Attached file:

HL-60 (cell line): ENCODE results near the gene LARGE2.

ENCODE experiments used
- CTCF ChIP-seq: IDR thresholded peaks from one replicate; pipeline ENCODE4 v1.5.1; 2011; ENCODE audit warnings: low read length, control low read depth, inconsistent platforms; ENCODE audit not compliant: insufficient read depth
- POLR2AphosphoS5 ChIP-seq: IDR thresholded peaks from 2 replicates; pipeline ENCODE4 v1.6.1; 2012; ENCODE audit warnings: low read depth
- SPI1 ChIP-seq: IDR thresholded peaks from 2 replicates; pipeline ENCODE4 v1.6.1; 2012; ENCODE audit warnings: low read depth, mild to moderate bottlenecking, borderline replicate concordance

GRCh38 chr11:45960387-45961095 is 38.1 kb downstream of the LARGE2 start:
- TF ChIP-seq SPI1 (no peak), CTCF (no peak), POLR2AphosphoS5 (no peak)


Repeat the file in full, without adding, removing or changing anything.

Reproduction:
HL-60 (cell line): ENCODE results near the gene LARGE2.

ENCODE experiments used
- CTCF ChIP-seq: IDR thresholded peaks from one replicate; pipeline ENCODE4 v1.5.1; 2011; ENCODE audit warnings: low read length, control low read depth, inconsistent platforms; ENCODE audit not compliant: insufficient read depth
- POLR2AphosphoS5 ChIP-seq: IDR thresholded peaks from 2 replicates; pipeline ENCODE4 v1.6.1; 2012; ENCODE audit warnings: low read depth
- SPI1 ChIP-seq: IDR thresholded peaks from 2 replicates; pipeline ENCODE4 v1.6.1; 2012; ENCODE audit warnings: low read depth, mild to moderate bottlenecking, borderline replicate concordance

GRCh38 chr11:45960387-45961095 is 38.1 kb downstream of the LARGE2 start:
- TF ChIP-seq SPI1 (no peak), CTCF (no peak), POLR2AphosphoS5 (no peak)